This is a journal entry that I wrote on the train the day I left Spannocchia, May 25, 2009. I submitted it to Broni as my final pennato.
“Wow, what a blur.
“I’m sitting on a train currently, headed for Cinque Terre. My internship at Spannocchia is over, seemingly as suddenly as it began. We’re rolling by intensely green fields, filled with dustings of yellow flowers and brilliantly red-orange poppies. Crumbling stone buildings, cyprus trees shouting into the sky, broombrush in full buttery bloom sliding by my window. Small garden patches that I have come to expect and yet still cherish. Freshly plowed fields, vineyards leaning into the sun on hillsides, olive trees reaching with crooked fingers out and up, maybe for clouds.
“The conductor just walked through the cabin, asking to see our tickets and frowning at my shoes propped up on the chair across from me. I am suddenly an American again, traveling with a duffel bag and a backpack through Europe like so many others. An American student, wearing tennis shoes, shorts and a tank top like all the rest. He doesn’t know I spent the last three months living and working here, even learning enough Italian to get me places. I’m no longer an intern at Spannocchia (the golden ticket in this area, for it is a well-known place). I’m anonymous, alone. It is at once terrifying and exhilarating. This trip is the longest that I have ever been away from home, and the coming month will be the first time that I have ever traveled completely alone. I think I can do it. I’ll find out soon, either way.
“We’re passing in and out of little towns, flowers on every windowsill and balcony. The sleeping, towering construction cranes that are watching over these ancient cities as they grow. The tomato plants with their teepee trellises, the same ones here as are at Spannocchia. Laundry out to dry. People walking— some obviously Italian, some obviously tourists. The Americans are the easiest to spot (like me, right now). Then, just as suddenly as you are in a town, you are out again, passing by fields made golden in the sun, with hay bales scattered like carelessly discarded marbles in the grass. A giant would play jacks with them.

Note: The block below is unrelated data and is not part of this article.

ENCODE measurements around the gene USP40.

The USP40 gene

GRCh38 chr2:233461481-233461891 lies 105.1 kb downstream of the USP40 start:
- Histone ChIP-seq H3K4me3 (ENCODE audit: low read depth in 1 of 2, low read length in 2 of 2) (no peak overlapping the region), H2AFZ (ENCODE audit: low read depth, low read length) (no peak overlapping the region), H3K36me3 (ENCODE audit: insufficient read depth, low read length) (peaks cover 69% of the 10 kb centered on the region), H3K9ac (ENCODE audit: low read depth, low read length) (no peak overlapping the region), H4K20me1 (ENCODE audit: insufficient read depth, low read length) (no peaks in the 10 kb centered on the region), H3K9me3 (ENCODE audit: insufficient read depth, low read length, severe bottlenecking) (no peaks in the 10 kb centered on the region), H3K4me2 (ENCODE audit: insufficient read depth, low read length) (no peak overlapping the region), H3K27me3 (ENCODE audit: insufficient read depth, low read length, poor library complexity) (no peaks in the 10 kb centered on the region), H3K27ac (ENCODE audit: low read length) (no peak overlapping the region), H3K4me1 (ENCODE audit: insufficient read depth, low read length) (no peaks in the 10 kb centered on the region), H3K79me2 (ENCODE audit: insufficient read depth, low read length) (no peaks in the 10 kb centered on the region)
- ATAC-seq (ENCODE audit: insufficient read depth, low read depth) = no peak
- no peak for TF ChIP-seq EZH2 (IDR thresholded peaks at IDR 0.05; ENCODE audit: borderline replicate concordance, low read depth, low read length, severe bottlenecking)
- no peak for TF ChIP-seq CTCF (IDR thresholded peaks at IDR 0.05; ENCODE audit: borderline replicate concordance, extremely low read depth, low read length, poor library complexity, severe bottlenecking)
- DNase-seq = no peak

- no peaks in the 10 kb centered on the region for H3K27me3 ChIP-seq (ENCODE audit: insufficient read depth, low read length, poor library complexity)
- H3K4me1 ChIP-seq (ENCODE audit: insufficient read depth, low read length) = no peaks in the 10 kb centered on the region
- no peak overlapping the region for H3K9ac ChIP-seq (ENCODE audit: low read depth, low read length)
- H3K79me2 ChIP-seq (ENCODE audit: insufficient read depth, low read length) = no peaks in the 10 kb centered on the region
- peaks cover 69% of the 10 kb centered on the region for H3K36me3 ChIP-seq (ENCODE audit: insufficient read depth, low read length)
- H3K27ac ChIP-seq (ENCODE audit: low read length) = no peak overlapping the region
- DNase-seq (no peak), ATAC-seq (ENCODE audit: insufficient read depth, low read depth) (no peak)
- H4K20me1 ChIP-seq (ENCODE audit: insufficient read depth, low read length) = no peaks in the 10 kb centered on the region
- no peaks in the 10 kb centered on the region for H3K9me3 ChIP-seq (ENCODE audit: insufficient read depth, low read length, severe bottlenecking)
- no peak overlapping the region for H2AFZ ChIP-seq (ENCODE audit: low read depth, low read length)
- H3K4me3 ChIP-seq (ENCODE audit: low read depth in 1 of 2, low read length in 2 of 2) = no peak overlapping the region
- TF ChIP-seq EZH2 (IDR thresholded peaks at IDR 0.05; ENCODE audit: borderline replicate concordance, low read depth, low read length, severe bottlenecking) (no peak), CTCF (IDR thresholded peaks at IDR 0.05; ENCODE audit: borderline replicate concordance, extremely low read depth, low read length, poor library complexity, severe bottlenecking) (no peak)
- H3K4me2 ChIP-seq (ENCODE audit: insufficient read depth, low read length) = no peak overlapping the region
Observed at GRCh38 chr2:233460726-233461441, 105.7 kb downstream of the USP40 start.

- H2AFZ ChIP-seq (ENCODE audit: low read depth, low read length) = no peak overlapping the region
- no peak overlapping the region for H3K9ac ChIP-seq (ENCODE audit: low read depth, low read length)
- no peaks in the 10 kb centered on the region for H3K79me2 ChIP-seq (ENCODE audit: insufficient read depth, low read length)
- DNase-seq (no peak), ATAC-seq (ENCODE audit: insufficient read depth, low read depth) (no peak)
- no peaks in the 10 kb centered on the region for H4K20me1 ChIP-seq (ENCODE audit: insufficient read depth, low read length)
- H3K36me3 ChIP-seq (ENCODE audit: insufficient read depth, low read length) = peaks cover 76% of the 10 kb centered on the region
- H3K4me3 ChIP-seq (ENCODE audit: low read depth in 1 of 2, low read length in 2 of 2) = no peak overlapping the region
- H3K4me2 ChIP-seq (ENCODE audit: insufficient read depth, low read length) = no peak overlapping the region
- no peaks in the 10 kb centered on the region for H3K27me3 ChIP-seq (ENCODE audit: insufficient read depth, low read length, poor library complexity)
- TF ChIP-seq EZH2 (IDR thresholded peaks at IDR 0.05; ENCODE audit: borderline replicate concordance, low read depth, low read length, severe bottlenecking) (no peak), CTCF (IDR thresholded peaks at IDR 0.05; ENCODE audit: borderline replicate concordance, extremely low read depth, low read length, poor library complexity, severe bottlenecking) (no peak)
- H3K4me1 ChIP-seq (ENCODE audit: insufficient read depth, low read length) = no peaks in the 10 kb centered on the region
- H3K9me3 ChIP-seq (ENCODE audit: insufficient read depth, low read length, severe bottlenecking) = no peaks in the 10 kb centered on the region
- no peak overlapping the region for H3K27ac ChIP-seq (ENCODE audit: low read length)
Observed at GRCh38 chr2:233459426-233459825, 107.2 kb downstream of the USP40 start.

“Oh, Tuscany. A place I have come to know very well, and yet still not at all. A way of life so different from my own, and yet now partly mine. I will take away as much of this place as I can, in memories, in language, in the dirt under my fingernails and the sun-streaks in my hair. And it will keep some of me, too— my work in the fields, my hands on the prosciutto legs that won’t be ready for two years, the sweat that I wiped into the grass (and even the occasional tear), my laughter echoing in the hills from the top of Pig Hill to the horse pasture where I said goodbye to Nera. Often here, tears and laughter came together.
“Was it all a dream? Or should I say, could everything have been real? Were Jay and I truly almost struck by lightning atop the tower one stormy night? Did I really go flying across fields on the back of a beautiful black horse? Did I wake up each morning and see Tuscan hillsides, olive orchards and fog lifting over castles? It can’t be true. And yet, somehow, it is. It was all real and I really do know how to tell a taxi driver where to take me, my family. I know how to wrangle pigs and form a team with a broken-hearted horse. I know about wines from all different regions, and I know that I love pecorino cheese. I know to stamp my train ticket at the station, and now I know to keep my feet off the furniture. Well, ok, so some things I knew before I came here. But I’ve learned so much and added so many things to my life list— things to do, places to go, people to meet, food to try (and to cook!). The universe must still be expanding, or at least mine is. May it always be so.
“Time to change trains…
“And what a change it was! The train from Siena was quiet, pensive. I switched in Empoli and this train is loud, rattling, exciting! The first train had air conditioning but this one does not, so all of the windows are down. The wind as we cut across the country fills the entire cabin, billowing out the shades and feeling like we’re moving at a much faster pace. I don’t think we actually are though— funny thing about life. The illusion of speed, tranquility, or whatever it may be. Sometimes all it takes is opening a window, and everything is different.”